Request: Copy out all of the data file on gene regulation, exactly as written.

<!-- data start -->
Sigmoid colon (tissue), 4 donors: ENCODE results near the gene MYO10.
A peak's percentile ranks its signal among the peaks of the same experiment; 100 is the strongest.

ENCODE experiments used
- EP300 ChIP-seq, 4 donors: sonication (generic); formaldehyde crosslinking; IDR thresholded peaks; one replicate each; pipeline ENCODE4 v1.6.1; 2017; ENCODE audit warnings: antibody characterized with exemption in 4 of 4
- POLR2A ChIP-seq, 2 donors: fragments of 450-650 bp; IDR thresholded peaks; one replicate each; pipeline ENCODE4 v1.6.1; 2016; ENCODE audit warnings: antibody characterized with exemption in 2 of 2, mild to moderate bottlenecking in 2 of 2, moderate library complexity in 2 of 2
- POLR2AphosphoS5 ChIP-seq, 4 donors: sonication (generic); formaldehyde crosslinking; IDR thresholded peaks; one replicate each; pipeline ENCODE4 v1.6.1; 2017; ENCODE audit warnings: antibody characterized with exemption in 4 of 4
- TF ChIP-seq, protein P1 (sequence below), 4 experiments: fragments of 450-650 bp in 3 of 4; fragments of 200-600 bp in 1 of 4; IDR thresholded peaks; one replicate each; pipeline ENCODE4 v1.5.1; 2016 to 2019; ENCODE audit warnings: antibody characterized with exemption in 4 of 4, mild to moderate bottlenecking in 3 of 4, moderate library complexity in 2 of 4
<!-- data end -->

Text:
Sigmoid colon (tissue), 4 donors: ENCODE results near the gene MYO10.
A peak's percentile ranks its signal among the peaks of the same experiment; 100 is the strongest.

ENCODE experiments used
- EP300 ChIP-seq, 4 donors: sonication (generic); formaldehyde crosslinking; IDR thresholded peaks; one replicate each; pipeline ENCODE4 v1.6.1; 2017; ENCODE audit warnings: antibody characterized with exemption in 4 of 4
- POLR2A ChIP-seq, 2 donors: fragments of 450-650 bp; IDR thresholded peaks; one replicate each; pipeline ENCODE4 v1.6.1; 2016; ENCODE audit warnings: antibody characterized with exemption in 2 of 2, mild to moderate bottlenecking in 2 of 2, moderate library complexity in 2 of 2
- POLR2AphosphoS5 ChIP-seq, 4 donors: sonication (generic); formaldehyde crosslinking; IDR thresholded peaks; one replicate each; pipeline ENCODE4 v1.6.1; 2017; ENCODE audit warnings: antibody characterized with exemption in 4 of 4
- TF ChIP-seq, protein P1 (sequence below), 4 experiments: fragments of 450-650 bp in 3 of 4; fragments of 200-600 bp in 1 of 4; IDR thresholded peaks; one replicate each; pipeline ENCODE4 v1.5.1; 2016 to 2019; ENCODE audit warnings: antibody characterized with exemption in 4 of 4, mild to moderate bottlenecking in 3 of 4, moderate library complexity in 2 of 4